Heritage, Culture & Arts

Marlborough’s rich history runs wide and deep, from the earliest Polynesian settlers of the Wairau Bar to the first European pioneers who built our towns and planted our first grapevines.

These people, the way they lived their lives and how they dealt with history’s major events has shaped Marlborough into what it is today. Those stories are all here, waiting to be discovered all over again.

Marlborough has a wealth of arts and culture, from art galleries to museums through to concerts and theatre productions.

Follow the Marlborough Arts and Crafts Trail, enjoy a glass of wine while listening to live music at a vineyard or on stage at Marlborough's new ASB Theatre.

Pelorus Jack Heritage

A century ago, Marlborough became an internationally famous tourist destination thanks to one unusual dolphin.

For 25 years, a risso’s dolphin, an uncommon species in New Zealand, escorted ships on the 8km journey from the head of Pelorus Sound to the entrance of treacherous French Pass. Named Pelorus Jack, the dolphin was first noticed in 1888.

By 1906, his habit of escorting ships had established him as a major tourist attraction, attracting visitors from all over the world including, it is said, writer Mark Twain.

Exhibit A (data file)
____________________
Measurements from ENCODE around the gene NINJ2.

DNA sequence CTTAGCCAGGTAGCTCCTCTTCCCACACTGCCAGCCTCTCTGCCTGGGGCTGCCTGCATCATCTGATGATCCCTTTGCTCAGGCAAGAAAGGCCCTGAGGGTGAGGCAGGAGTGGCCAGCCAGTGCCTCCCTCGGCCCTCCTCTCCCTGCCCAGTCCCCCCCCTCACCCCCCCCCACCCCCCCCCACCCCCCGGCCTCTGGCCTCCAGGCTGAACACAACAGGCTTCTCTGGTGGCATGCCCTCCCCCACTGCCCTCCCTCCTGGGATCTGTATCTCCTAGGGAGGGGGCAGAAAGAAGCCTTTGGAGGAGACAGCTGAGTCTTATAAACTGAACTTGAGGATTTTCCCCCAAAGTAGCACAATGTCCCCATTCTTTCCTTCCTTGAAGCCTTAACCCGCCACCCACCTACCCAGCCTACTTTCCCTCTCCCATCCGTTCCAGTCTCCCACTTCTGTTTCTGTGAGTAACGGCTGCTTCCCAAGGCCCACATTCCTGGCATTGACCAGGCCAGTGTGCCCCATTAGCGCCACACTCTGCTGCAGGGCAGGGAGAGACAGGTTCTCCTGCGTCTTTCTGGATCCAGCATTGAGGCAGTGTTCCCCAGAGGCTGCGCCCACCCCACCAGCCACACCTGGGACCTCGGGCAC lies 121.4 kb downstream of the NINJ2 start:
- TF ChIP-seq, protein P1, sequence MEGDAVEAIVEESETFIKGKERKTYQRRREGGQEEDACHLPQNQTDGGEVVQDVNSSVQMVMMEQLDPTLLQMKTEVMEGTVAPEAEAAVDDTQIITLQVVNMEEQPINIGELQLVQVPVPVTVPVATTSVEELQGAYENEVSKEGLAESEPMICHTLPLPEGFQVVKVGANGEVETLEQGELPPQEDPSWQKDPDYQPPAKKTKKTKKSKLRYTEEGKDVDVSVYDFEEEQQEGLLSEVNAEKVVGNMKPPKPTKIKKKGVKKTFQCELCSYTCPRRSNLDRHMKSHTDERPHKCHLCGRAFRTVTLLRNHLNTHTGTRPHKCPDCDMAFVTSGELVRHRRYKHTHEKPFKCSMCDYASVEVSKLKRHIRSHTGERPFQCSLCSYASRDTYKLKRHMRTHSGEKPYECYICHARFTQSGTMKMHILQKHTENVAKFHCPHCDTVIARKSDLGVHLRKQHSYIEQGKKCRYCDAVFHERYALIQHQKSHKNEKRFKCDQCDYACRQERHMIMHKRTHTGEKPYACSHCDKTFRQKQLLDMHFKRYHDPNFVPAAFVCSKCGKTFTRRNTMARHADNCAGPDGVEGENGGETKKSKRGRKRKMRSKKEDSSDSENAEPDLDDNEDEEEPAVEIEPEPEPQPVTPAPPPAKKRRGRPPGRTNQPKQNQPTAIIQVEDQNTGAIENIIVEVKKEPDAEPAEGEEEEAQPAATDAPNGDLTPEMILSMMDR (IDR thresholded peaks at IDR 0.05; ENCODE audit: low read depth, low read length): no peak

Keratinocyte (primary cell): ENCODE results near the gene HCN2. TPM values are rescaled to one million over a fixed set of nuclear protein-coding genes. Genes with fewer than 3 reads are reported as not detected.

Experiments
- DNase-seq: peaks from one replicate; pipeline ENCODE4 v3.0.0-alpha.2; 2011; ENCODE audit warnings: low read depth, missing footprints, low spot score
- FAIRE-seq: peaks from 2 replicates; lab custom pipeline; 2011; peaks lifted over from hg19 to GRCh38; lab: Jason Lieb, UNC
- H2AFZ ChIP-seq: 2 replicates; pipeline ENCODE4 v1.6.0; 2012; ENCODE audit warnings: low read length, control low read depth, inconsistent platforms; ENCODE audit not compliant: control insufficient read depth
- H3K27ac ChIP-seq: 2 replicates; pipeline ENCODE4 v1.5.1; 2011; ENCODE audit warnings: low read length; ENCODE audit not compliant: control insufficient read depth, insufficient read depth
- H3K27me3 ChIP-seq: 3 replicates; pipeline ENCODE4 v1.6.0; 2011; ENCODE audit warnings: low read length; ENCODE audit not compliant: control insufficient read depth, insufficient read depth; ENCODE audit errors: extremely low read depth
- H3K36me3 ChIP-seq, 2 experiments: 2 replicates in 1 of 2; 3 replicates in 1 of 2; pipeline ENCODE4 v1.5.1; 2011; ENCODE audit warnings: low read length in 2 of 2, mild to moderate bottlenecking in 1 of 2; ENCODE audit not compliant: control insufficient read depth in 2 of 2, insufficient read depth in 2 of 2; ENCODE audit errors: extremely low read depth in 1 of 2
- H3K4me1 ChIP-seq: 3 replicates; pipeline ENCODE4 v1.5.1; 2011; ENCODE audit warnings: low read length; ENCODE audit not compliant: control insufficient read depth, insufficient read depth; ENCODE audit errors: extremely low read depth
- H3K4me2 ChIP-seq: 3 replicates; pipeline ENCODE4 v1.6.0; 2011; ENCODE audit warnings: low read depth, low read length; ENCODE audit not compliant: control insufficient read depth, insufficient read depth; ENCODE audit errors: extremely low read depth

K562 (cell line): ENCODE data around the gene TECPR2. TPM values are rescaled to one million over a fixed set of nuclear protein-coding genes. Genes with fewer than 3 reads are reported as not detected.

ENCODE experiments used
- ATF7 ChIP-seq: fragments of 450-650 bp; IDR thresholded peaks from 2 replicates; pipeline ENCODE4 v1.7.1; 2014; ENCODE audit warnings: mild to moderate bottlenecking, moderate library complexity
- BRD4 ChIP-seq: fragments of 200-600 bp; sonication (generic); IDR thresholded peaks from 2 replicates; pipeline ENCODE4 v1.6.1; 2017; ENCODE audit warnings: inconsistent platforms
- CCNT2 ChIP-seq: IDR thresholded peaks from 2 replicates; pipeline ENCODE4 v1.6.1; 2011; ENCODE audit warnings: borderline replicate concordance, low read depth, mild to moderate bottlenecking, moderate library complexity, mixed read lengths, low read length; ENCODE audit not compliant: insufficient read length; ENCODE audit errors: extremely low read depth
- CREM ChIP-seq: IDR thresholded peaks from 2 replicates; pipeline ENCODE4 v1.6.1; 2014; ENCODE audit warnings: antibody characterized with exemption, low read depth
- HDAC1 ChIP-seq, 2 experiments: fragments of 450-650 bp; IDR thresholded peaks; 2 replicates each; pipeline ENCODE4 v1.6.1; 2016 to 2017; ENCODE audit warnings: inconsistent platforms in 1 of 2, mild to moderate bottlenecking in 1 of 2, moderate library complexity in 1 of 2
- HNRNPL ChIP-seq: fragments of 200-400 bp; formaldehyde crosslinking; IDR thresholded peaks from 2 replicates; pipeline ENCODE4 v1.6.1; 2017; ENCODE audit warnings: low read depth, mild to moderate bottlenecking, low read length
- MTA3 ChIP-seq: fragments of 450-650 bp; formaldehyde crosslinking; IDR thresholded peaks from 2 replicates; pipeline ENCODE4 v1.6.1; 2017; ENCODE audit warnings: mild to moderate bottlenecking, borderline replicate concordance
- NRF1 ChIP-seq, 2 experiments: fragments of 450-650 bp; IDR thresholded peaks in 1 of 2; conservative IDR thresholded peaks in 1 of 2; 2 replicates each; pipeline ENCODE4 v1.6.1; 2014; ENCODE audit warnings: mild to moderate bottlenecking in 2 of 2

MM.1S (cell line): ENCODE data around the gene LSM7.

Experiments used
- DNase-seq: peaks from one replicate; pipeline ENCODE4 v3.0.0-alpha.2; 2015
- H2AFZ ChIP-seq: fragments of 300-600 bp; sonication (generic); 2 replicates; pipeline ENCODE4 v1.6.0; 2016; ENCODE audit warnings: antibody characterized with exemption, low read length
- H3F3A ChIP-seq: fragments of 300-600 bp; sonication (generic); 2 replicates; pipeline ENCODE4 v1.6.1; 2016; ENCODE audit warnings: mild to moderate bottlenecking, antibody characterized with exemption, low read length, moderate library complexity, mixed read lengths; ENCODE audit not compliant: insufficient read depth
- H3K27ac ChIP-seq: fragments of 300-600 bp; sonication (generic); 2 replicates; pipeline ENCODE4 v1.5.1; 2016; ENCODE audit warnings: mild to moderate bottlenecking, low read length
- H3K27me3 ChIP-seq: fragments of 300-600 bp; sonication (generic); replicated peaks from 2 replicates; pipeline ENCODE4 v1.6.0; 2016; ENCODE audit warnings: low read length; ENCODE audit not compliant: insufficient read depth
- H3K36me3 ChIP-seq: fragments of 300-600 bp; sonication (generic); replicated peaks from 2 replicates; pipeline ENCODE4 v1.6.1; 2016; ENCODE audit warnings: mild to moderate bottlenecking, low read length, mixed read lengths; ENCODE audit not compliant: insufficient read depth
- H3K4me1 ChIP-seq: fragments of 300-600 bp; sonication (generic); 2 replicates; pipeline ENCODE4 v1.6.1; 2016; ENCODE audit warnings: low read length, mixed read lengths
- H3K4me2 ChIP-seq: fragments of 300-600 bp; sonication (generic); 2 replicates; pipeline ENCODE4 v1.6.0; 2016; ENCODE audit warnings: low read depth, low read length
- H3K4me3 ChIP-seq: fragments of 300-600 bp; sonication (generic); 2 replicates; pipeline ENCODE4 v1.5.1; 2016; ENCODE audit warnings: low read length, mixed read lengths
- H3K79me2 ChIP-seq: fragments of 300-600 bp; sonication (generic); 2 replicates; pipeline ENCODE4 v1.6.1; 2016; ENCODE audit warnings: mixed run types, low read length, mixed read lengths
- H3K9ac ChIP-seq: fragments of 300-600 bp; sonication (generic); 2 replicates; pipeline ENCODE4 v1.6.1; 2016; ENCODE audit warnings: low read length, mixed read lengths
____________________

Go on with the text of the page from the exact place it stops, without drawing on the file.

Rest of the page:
In 1910, a painting of Pelorus Jack appeared on the front of the London Illustrated News. The reason behind the dolphin’s unusual behaviour drew a number of theories and he became part of local Māori legend. One legend states that a guardian taniwha, Tuhirangi, who was placed in Cook Strait by the great navigator Kupe to protect canoes, later reappeared in the form of Pelorus Jack, called Kaikaiawaro.

Others said he was an Auckland prince turned into a dolphin by a sympathetic god to unite him with his forbidden lover, a Marlborough princess. Another legend, as told to Bishop Bennett of Aotearoa by local Māori in 1929, says there was an old tradition of a fish who was a taniwha, or pet fish.

In 1904, after being shot at from a steamer, Pelorus Jack was protected by Order in Council under the Sea Fisheries Act - possibly the only individual sea creature to be legally protected. He disappeared in 1912.

Today, pods of dolphins can be regularly seen in the Pelorus Sound and throughout the Marlborough Sounds. Five types of dolphins, including the dusky, bottlenose, common, orca and rare hector’s, can be found in the Sounds – with risso’s dolphins a very rare sight.

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